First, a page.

Australian Notes

Australian notes

23 April 2022

9:00 AM

23 April 2022

9:00 AM

As I was driving home on Saturday after a busy day, I realised that everything I had done that day, the Greens want to ban. I had not had this much fun campaigning since Bob Brown came to town.

I had started the day at RockyNats. A worthy successor to SummerNats, the annual car festival of burnouts, drag races and drifting that comes to Canberra once a year. The SummerNats organisers have squeezed in a second event in Rockhampton to be held over Easter. They’re perhaps getting in more festivals before the Greens want to ban the sale of petrol cars by 2030.

I then headed over to Paradise Lagoons just west of Rockhampton, where a massive horse ring and grandstand emerges from the Fitzroy river floodplain. Built by the visionary cattle king Graham Acton, the Paradise Lagoons campdraft this year celebrated its 20th anniversary and people come from all over the country to compete.

I am not sure whether the Greens know what campdrafting is but when they find out I am pretty sure they will want to ban it, too.

I finished the day at the Professional Bull Riders rodeo at the Great Western Hotel, the only pub in Australia with a rodeo ring inside the pub. After sadly shutting due to Covid, the Great Western is back and it was pumping on Saturday night. It takes a special kind of guts, or perhaps insanity, to jump on the back of a 800 kg raging bull for eight seconds.

The Greens have introduced legislation to ban rodeos.

The Greens wrap their self-appointed roles as the fun police in concern over the environment and animal welfare. The truth is more prosaic, however; the Greens just want to have power to tell people what to do.

The Greens are a modern form of the Temperance movement that succeeded in disastrously outlawing alcohol in early 20th-century United States. Their aims were well intentioned. Our society remains afflicted by too much consumption of liquor and drugs but you cannot remove human sin through the law book.

All prohibition did was create a thriving underground industry run by criminal organisations that led to more violence than ever committed by drunks.

Notwithstanding this sobering tale, the modern day Temperance movement in the Greens wants to outlaw much more. The Greens want to ban or restrict cars, red meat, coal, gas, oil, zoos, factory farming, horse and greyhound racing, dams, forestry, fishing, plastics, live exports, bawdy jokes, smoking and guns. And that is just a selection from five minutes or so on their website.

It would probably be simpler to write a list of the things that you will be allowed to do under a Green dictatorship. Whatever is permitted, there will not be much fun.

In the Greens world you will be able to watch all sorts of violence online but you had better not go hunting to provide food and clothing. In the Greens world you will be able to consume all sorts of exotic illicit drugs but dare not have a smoke at the end of a hard day’s work. In the Greens world you can invest whatever money you like in carbon credits but putting a bit on the dogs at the pub is the work of the devil.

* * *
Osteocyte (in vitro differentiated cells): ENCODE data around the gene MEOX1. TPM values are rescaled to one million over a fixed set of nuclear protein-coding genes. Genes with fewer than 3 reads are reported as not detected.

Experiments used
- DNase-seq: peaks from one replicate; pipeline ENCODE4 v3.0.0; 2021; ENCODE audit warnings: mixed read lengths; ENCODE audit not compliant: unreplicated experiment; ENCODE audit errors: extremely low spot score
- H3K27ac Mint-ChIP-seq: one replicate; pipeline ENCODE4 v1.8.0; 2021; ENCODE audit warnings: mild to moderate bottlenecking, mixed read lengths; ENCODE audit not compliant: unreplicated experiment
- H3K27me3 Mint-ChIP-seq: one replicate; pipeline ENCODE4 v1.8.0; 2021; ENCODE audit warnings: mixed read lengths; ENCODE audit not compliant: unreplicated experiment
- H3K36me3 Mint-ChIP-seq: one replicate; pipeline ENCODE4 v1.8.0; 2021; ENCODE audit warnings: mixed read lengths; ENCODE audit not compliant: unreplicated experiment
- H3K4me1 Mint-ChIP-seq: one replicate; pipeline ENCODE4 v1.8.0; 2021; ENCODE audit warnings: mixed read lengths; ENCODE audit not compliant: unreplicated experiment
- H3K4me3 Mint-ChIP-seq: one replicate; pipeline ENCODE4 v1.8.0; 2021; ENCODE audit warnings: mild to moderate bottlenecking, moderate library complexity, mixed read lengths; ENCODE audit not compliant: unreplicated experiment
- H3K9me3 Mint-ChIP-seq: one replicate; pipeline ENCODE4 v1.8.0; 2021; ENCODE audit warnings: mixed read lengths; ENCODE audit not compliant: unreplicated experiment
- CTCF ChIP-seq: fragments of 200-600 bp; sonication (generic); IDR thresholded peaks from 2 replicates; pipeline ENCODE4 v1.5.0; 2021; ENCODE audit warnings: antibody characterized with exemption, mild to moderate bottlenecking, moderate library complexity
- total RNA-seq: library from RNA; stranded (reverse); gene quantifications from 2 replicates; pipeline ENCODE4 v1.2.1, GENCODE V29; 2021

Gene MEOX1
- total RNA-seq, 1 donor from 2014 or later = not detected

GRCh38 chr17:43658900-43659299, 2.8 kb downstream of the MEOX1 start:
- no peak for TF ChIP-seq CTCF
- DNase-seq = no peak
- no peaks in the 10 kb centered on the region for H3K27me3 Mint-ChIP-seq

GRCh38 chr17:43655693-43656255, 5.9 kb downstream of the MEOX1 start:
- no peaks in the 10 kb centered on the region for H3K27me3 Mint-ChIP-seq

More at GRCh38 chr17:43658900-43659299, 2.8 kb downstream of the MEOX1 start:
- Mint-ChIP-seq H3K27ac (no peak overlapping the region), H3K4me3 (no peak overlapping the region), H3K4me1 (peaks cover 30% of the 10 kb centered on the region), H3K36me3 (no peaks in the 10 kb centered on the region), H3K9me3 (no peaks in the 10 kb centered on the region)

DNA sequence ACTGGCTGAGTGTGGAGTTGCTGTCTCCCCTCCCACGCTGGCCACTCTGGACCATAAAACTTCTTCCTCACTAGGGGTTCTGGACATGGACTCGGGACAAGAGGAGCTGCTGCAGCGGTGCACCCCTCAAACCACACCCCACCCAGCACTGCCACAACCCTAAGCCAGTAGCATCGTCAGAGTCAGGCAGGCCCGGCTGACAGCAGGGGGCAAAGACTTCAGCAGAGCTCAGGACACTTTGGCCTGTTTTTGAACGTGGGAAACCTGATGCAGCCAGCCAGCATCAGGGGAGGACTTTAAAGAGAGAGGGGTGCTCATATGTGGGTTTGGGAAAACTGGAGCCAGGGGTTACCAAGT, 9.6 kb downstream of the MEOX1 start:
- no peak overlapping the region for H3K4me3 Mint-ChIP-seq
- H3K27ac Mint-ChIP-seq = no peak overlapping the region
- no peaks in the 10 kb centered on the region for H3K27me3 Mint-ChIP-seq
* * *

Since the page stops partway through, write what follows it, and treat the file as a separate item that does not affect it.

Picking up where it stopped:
When you make this comparison you realise that the Greens are afraid of the real world. Their obsession with drugs, virtual experiences and the latest climate fad all allow them to escape from the harsh realities of the need to provide food and energy.

That is how their policies are so often disconnected from reality. They do not know how things actually work because they rarely do any hard yakka – aka ‘work’ – in the real world. They are not – or do not know any – people who drill for oil and gas. They are not – or do not know any – people who raise and slaughter cattle for food.

The Labor party used to have people who grew food, made things with their hands or mined coal. That always helped to keep the more crazy parts of their left wing in check. However, the modern Labor party is full of people who have gone straight from university to union activist to parliamentarian. They have lost touch with the real world.

As a politician in a country area, I visit mines, factories and farms regularly. I hear from people on the frontline how hard it is to deal with uncaring bureaucrats, unethical banks and unprincipled unions.

The same people that want to take away our fun want to take away our work. The Greens and their friends in the Labor party are on the ultimate power trip thinking that can control everything, including the temperature of the globe.

Carbon traders are the successors of the Temperance activists. Just look at how the authoritarian left are salivating at the prospect of Central Bank Digital Currencies, which could be weaponised to give us all carbon budgets of 14 grams of red meat a day, as recommended by the United Nations.

In the meantime, Labor has consoled itself by promising a new carbon trading scheme for over 200 businesses Australia-wide. These include almost all our iron ore mines, coal mines, gas facilities, major factories and our last two oil refineries.

Just like Prohibition, if we tax these industries to oblivion they will just move to other countries. It is like the old Hale & Pace joke, ‘no, I don’t think we should ban mining because it would just go underground then, wouldn’t it?’ By sending our mining industries offshore, more Australian jobs would be lost to overseas.

And we would be poorer for it and would not be able to afford to buy cars to do burnouts, buy bulls to use in rodeos or have the money to travel to a campdraft. Maybe this is the Greens plan then. The Greens will never get popular support to ban fun, but if they scare us so much about the climate, they just may make us too poor to have any.

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Matt Canavan is a Nationals party senator for Queensland

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